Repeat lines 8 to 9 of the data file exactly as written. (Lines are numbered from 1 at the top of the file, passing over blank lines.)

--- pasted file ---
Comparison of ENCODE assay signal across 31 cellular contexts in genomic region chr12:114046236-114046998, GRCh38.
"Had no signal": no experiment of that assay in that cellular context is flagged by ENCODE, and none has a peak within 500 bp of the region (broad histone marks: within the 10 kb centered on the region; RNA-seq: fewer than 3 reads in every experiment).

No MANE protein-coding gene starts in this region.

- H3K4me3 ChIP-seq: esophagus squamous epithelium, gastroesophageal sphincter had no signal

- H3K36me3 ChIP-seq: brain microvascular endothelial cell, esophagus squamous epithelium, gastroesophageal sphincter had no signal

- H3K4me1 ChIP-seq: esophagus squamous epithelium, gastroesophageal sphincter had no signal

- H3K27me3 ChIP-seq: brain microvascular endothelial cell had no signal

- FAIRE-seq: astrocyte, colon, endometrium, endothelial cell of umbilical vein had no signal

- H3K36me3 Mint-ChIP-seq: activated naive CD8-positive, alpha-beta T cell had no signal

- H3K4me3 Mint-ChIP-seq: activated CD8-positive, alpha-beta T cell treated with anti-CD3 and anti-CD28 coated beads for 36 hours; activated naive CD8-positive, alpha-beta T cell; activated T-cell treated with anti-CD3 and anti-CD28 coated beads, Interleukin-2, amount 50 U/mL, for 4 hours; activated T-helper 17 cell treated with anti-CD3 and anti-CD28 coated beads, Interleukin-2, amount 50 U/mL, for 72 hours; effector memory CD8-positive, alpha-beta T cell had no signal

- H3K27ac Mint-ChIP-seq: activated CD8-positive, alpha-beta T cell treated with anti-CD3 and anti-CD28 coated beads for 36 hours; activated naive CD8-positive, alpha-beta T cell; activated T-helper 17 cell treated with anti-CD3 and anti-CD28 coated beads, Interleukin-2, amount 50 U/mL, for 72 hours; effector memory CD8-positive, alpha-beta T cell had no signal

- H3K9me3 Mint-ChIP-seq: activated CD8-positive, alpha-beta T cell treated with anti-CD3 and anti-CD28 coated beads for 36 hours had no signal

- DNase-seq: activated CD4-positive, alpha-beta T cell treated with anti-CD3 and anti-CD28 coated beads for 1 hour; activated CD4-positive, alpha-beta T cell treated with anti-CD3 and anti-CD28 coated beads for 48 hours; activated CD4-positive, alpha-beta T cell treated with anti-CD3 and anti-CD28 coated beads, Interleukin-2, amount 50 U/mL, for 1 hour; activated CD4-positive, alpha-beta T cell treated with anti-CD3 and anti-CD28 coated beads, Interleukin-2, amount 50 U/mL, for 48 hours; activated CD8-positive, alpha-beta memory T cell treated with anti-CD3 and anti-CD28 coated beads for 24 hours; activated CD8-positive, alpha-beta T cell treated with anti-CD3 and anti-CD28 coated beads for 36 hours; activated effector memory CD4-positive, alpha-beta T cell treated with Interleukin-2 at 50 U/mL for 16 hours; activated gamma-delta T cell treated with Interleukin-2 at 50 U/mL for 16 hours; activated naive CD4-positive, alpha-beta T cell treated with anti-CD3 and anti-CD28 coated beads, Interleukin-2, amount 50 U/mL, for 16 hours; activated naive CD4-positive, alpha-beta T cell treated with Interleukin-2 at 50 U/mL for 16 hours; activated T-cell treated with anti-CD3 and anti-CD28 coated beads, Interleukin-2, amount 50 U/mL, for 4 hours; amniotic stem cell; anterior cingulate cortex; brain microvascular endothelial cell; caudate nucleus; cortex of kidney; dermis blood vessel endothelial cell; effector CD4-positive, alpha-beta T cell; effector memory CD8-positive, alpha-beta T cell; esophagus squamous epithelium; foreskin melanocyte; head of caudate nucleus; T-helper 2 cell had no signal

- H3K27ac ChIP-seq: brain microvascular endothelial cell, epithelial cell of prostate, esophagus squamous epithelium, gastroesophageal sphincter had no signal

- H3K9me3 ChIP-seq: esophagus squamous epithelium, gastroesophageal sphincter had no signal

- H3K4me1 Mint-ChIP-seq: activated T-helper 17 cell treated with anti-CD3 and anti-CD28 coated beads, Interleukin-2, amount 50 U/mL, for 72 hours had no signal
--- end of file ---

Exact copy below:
- FAIRE-seq: astrocyte, colon, endometrium, endothelial cell of umbilical vein had no signal

- H3K36me3 Mint-ChIP-seq: activated naive CD8-positive, alpha-beta T cell had no signal